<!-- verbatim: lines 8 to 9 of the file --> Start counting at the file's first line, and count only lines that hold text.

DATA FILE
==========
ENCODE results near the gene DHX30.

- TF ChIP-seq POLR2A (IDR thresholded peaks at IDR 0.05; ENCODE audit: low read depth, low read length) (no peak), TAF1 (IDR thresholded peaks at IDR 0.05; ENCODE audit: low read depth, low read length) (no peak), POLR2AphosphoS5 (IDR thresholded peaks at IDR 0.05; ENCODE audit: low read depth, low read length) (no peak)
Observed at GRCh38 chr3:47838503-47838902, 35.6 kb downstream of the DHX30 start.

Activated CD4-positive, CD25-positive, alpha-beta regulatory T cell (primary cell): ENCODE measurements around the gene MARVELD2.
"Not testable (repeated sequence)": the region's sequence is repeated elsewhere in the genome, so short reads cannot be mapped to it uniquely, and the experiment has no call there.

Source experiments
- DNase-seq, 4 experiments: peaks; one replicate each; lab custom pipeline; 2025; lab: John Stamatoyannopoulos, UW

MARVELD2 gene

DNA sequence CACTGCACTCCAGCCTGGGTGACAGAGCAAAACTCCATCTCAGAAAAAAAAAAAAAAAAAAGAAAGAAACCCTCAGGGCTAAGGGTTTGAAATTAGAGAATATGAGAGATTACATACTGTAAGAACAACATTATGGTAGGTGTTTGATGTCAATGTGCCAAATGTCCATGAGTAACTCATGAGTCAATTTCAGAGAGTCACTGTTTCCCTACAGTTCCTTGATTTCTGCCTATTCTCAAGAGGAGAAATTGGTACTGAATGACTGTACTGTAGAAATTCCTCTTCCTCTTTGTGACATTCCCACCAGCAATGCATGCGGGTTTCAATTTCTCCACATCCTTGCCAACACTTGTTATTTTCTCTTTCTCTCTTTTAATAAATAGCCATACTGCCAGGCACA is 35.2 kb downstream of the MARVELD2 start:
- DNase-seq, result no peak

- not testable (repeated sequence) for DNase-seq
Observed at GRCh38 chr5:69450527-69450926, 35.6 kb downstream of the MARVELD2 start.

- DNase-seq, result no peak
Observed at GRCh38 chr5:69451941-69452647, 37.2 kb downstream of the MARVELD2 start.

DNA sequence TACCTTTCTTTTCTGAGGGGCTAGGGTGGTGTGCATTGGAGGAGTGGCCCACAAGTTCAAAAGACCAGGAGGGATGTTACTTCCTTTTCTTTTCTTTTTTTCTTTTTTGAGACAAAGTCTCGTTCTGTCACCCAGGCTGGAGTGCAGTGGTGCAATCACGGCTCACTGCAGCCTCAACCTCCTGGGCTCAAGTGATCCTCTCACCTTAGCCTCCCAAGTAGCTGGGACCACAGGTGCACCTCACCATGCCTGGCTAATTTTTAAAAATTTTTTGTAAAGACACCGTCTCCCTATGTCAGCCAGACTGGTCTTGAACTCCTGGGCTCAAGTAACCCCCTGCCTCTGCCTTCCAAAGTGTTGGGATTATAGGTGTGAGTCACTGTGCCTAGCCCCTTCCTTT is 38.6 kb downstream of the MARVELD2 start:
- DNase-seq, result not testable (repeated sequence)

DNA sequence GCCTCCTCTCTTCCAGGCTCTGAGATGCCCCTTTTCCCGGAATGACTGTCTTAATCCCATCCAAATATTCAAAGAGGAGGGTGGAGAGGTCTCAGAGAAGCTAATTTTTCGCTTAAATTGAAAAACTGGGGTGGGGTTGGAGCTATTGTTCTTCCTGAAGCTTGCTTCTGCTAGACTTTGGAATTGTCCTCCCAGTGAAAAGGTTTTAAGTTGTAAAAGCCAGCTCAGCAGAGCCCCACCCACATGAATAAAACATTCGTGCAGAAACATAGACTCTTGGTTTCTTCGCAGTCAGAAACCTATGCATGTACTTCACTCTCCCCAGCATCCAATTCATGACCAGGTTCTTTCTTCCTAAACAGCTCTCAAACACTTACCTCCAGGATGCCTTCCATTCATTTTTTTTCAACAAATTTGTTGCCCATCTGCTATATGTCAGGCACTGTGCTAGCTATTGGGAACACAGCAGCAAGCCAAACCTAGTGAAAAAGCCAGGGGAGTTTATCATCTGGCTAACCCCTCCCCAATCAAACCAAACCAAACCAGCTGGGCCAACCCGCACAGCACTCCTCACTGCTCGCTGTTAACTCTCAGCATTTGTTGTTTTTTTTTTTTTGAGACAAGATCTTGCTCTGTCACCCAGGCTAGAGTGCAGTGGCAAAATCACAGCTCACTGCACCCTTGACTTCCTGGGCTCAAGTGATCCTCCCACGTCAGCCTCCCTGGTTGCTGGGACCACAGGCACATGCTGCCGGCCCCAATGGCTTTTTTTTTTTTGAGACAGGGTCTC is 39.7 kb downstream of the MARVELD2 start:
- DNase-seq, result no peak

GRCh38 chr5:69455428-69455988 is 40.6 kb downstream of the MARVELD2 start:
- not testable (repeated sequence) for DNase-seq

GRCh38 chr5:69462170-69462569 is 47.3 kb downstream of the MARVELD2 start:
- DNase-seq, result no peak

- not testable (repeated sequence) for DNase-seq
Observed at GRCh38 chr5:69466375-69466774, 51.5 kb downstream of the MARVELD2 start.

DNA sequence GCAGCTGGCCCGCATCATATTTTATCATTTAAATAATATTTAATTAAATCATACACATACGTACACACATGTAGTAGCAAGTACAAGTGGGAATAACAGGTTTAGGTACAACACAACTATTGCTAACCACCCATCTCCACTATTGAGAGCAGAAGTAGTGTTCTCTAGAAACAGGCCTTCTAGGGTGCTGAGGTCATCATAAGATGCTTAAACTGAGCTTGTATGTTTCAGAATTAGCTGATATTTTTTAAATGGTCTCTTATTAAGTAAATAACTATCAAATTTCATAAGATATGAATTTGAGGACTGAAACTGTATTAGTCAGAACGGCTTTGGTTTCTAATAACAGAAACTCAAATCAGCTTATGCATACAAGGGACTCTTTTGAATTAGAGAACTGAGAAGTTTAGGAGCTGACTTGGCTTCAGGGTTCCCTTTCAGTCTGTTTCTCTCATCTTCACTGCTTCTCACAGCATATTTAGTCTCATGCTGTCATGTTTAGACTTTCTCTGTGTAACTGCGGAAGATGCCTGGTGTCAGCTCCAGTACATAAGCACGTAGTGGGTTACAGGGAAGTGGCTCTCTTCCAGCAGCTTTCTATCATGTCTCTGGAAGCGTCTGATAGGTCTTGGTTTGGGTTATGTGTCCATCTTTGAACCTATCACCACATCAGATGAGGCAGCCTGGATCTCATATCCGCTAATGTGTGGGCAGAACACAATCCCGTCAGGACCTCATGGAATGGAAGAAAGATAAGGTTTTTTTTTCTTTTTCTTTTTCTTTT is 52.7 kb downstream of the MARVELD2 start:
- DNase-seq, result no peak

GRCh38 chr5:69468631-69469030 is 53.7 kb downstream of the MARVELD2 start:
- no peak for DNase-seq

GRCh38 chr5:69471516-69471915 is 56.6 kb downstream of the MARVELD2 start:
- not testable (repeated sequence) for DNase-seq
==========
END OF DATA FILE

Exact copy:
MARVELD2 gene

DNA sequence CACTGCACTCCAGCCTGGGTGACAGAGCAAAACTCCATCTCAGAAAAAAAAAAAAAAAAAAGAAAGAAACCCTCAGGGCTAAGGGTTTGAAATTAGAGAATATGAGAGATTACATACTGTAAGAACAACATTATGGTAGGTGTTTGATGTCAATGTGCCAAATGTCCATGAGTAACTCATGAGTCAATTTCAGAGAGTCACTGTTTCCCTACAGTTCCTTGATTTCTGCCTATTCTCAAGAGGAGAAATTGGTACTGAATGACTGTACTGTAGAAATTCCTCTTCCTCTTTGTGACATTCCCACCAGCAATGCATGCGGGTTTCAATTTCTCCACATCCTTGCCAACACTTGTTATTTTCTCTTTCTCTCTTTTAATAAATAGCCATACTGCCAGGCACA is 35.2 kb downstream of the MARVELD2 start: